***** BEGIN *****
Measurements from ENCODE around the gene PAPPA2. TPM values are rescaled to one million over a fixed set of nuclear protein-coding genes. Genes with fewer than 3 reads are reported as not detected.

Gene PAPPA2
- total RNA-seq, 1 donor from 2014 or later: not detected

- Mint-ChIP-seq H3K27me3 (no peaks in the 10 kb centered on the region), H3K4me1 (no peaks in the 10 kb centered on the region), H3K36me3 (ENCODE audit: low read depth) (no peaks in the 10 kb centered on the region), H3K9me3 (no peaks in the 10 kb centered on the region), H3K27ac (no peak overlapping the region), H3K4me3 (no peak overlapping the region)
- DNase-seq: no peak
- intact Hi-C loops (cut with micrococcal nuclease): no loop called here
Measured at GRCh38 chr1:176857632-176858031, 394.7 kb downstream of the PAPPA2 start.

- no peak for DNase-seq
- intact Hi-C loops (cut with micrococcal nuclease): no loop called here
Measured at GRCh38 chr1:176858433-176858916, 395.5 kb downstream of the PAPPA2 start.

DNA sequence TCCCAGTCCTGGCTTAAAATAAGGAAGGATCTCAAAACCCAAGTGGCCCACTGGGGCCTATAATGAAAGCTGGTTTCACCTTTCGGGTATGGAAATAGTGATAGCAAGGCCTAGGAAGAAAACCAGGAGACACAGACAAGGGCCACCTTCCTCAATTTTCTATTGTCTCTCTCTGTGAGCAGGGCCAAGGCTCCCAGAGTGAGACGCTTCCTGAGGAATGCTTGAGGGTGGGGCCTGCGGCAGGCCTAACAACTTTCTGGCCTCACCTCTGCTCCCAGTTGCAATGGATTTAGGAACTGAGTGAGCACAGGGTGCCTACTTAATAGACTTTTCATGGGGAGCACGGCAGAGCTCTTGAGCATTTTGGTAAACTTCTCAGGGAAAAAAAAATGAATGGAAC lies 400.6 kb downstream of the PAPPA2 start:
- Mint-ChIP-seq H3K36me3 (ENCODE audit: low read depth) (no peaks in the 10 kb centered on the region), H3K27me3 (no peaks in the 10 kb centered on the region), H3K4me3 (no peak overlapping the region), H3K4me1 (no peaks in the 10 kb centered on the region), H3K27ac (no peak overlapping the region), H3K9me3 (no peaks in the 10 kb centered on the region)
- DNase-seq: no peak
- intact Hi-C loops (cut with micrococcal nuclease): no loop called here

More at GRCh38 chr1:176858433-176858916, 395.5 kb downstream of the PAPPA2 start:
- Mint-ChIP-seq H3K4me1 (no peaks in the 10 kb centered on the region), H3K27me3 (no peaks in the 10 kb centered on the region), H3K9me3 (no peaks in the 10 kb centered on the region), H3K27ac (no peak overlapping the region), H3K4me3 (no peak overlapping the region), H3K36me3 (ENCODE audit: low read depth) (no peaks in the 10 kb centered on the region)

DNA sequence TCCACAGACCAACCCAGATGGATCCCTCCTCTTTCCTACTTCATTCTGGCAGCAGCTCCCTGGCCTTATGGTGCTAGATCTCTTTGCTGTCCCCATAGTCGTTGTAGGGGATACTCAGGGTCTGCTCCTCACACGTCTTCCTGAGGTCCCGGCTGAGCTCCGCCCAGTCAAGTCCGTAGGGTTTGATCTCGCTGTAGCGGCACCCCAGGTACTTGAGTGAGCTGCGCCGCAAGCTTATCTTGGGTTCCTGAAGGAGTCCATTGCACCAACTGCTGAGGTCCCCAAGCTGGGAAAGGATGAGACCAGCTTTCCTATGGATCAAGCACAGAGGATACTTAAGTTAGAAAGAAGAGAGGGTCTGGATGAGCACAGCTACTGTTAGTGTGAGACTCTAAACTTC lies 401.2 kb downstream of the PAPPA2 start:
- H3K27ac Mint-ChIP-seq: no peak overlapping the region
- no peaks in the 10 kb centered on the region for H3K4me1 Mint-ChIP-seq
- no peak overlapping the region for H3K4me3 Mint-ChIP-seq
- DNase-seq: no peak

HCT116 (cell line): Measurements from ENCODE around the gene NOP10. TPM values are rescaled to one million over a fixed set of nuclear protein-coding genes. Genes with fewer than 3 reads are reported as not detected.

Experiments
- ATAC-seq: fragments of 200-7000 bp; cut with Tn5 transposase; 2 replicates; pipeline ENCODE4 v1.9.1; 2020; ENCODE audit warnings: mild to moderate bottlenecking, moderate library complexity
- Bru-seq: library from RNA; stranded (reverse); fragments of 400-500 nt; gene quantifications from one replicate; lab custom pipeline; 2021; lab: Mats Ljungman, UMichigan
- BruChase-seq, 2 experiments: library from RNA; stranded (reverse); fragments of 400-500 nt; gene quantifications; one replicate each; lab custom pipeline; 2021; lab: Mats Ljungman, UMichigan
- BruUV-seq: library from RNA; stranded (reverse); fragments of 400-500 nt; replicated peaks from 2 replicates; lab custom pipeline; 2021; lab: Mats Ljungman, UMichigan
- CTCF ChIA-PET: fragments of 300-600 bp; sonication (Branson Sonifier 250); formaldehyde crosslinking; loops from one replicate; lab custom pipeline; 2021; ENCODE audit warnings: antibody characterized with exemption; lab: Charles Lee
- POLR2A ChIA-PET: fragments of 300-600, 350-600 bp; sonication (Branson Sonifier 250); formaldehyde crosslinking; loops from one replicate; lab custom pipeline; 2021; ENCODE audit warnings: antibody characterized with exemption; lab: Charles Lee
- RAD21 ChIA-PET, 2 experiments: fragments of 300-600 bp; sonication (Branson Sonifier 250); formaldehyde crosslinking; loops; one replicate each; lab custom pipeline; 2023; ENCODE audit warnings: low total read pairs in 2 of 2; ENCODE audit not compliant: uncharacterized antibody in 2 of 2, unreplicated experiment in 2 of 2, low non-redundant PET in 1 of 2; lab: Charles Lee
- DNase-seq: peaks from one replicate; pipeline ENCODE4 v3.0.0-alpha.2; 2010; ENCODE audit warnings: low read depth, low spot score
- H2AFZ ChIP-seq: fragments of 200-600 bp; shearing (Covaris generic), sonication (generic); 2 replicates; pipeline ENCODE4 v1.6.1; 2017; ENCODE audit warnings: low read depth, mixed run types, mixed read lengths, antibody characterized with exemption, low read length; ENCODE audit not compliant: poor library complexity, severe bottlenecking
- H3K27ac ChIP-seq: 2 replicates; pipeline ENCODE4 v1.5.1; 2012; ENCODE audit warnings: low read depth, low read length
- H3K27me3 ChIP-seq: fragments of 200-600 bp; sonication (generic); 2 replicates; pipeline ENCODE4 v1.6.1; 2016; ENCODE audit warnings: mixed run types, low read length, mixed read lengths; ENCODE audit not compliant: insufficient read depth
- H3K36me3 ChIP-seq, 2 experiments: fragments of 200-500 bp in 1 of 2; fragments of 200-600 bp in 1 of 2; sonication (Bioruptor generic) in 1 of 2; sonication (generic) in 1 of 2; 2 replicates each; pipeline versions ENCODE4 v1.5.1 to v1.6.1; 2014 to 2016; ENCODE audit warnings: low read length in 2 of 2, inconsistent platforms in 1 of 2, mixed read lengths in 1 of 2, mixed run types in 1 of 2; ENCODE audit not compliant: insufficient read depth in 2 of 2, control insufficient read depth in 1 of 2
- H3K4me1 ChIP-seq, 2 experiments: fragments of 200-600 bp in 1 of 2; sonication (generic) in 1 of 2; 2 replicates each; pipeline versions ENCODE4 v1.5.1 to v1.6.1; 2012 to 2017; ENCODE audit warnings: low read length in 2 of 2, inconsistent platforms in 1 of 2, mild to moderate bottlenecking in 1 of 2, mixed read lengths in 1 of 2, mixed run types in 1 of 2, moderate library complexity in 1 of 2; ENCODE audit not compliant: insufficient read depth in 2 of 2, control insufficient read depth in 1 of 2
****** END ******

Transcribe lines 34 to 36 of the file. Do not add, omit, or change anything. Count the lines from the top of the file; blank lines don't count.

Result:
- H3K27me3 ChIP-seq: fragments of 200-600 bp; sonication (generic); 2 replicates; pipeline ENCODE4 v1.6.1; 2016; ENCODE audit warnings: mixed run types, low read length, mixed read lengths; ENCODE audit not compliant: insufficient read depth
- H3K36me3 ChIP-seq, 2 experiments: fragments of 200-500 bp in 1 of 2; fragments of 200-600 bp in 1 of 2; sonication (Bioruptor generic) in 1 of 2; sonication (generic) in 1 of 2; 2 replicates each; pipeline versions ENCODE4 v1.5.1 to v1.6.1; 2014 to 2016; ENCODE audit warnings: low read length in 2 of 2, inconsistent platforms in 1 of 2, mixed read lengths in 1 of 2, mixed run types in 1 of 2; ENCODE audit not compliant: insufficient read depth in 2 of 2, control insufficient read depth in 1 of 2
- H3K4me1 ChIP-seq, 2 experiments: fragments of 200-600 bp in 1 of 2; sonication (generic) in 1 of 2; 2 replicates each; pipeline versions ENCODE4 v1.5.1 to v1.6.1; 2012 to 2017; ENCODE audit warnings: low read length in 2 of 2, inconsistent platforms in 1 of 2, mild to moderate bottlenecking in 1 of 2, mixed read lengths in 1 of 2, mixed run types in 1 of 2, moderate library complexity in 1 of 2; ENCODE audit not compliant: insufficient read depth in 2 of 2, control insufficient read depth in 1 of 2